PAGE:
When Bill Belichick took Rob Gronkowski and Aaron Hernandez in the second and fourth rounds, respectively, of the 2010 NFL draft, he changed the NFL. Over the next three seasons, the duo paired up to catch 362 passes and score 56 touchdowns. But after Hernandez was released following his arrest in June 2013 and subsequent murder conviction, the Patriots have cycled through an uninspiring group of pass catchers or run blockers in an attempt to re-create that tandem magic: Scott Chandler, Tim Wright, Jake Ballard, Fred Davis, Zach Sudfeld, Visanthe Shiancoe, Kellen Winslow, [deep breath] Daniel Fells, Matthew Mulligan, Michael Williams, Michael Hoomanawanui, Asante Cleveland, [gasping] Steve Maneri, and D.J. Williams.
That list is long and full of terrors, and none of those players has the complete skill set as a blocker and pass catcher that New England’s most recent acquisition, Martellus Bennett, does. I have a feeling we’re going to spend the next few months hearing Bennett be compared to Hernandez, but this isn’t Gronk-Hernandez 2.0. The Gronk-Hernandez combo tore up defenses as separate Y (in-line tight end) and U (move tight end) designations, but the 29-year-old Bennett gives the Patriots their first double-Y tight end combination. Now, both of their tight ends can run-block as effectively as they can run routes and catch the football.
Gronkowski regularly grades near the top of the league in run blocking among tight ends (tied for first in 2015, per Pro Football Focus), and Bennett consistently grades strongly as well. And while we know what Gronk has done as a receiver over the past four years (248 catches and 38 touchdowns, the most scores of any tight end), since 2012 Bennett hasn’t been as far behind as you might think: 263 catches (fourth among tight ends) for 2,740 yards (seventh) and 19 touchdowns (seventh).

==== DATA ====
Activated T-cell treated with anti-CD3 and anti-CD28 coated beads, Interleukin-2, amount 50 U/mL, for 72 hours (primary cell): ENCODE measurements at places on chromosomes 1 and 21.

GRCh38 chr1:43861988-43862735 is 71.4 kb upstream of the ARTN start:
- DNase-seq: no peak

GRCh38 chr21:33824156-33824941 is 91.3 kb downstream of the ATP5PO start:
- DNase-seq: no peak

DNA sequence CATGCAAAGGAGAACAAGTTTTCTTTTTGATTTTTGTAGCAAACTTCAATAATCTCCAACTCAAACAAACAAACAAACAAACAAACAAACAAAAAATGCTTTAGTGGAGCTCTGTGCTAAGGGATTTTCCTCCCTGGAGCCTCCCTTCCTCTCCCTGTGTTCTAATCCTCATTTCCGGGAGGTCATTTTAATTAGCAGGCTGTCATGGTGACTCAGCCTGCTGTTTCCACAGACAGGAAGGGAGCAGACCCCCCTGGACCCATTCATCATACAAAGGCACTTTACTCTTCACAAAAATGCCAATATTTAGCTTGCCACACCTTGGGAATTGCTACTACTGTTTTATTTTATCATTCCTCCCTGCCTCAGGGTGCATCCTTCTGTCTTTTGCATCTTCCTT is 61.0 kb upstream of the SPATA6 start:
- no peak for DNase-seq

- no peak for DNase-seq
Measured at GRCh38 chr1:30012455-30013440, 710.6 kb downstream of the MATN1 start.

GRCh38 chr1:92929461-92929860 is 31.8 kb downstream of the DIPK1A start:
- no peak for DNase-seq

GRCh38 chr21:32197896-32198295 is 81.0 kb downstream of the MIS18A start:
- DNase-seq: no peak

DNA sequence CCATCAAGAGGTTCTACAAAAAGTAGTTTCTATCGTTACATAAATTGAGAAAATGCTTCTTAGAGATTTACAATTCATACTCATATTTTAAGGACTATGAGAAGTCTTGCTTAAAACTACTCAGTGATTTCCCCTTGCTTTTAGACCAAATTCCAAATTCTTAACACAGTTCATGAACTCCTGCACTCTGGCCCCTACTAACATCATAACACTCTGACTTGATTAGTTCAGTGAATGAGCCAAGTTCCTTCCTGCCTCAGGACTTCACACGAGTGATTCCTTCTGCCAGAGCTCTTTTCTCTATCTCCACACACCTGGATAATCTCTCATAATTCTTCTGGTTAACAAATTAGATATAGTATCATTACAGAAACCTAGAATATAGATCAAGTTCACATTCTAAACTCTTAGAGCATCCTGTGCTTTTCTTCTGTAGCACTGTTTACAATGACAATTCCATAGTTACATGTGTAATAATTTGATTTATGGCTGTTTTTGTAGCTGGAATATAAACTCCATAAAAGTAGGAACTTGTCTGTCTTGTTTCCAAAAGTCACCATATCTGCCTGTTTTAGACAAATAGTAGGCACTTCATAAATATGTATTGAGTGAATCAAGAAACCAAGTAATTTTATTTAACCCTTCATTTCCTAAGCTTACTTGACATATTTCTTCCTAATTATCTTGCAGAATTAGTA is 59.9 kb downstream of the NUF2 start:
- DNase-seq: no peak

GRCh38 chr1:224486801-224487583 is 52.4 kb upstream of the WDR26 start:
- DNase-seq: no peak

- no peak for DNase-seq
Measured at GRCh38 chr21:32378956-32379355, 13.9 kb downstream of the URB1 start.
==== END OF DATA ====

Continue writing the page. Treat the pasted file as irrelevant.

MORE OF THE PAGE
In other words: New England’s offense is going to do some scary things this season.
Here’s the problem for defenses: How do you match up with Gronk and Bennett? Do you consider them receivers or tight ends? If you go nickel, the offensive line will have one less big body to deal with, Brady will check into a run, and Gronk and Bennett will seal off the edges to clear a path. If you stay in your base personnel to protect against the run, that means you’re matching up on Gronk and Bennett with linebackers and the Pats will be passing.
That dilemma existed for defensive coordinators with Hernandez, who was a dynamic receiver but a less-than-devastating blocker, but with Bennett, that dual threat is even more potent. He is similar to Hernandez in the passing game, but at 6-foot-6, 275 pounds, Bennett is a better in-line blocker and adds a lot more to the run game.
The Patriots vary their offensive game plans from week to week more than any other team in the NFL, in an attempt to take advantage of their opponents’ weaknesses. Bennett will allow Brady and Belichick to do what they do best: exploit matchups.
Both Bennett and Gronk are matchup nightmares for linebackers in coverage, whether it’s in man …
Or zone …
The problem extends beyond personnel, too. Even if a defense goes nickel, the Patriots can still pass. Defensive backs give up a lot of size to tight ends, and both Gronk and Bennett have the height and length to exploit a smaller cornerback or safety.
In the Gronkowski-Hernandez heyday, the Patriots would often find one defensive player to pick on. In a 2012 game against Seattle, Hernandez was matched up in man coverage with subpackage backup safety Jeron Johnson. Brady’s eyes must’ve opened wide as he motioned Hernandez out to the wing to run the iso. Easy money.
That play is something Jay Cutler and the Bears often did with Bennett in Chicago. This is from 2014: Cutler sees the look he wants, and motions Bennett out to the wing, where he’s one-on-one with safety Eric Reid.
Now just imagine Bennett in New England. He’ll be the Scott Chandler in this clip. Brady will be able to motion both Gronk and Bennett out to the wing and have his choice of which poor-sap defender he wants to attack.
Bennett wore out his welcome in Chicago: He skipped the Bears’ offseason program last year in an attempt to get a new contract, then quarreled with coaches about his use in the red zone during this past season. That’s partially why New England was able to acquire him (and a sixth-round pick) for a fourth-rounder, but if he can stay out of Belichick’s doghouse, he has a real chance to be another Patriots trade steal in the tradition of Wes Welker, Randy Moss, Aqib Talib, and LeGarrette Blount. The pairing of Bennett with Gronk will be hell to match up against.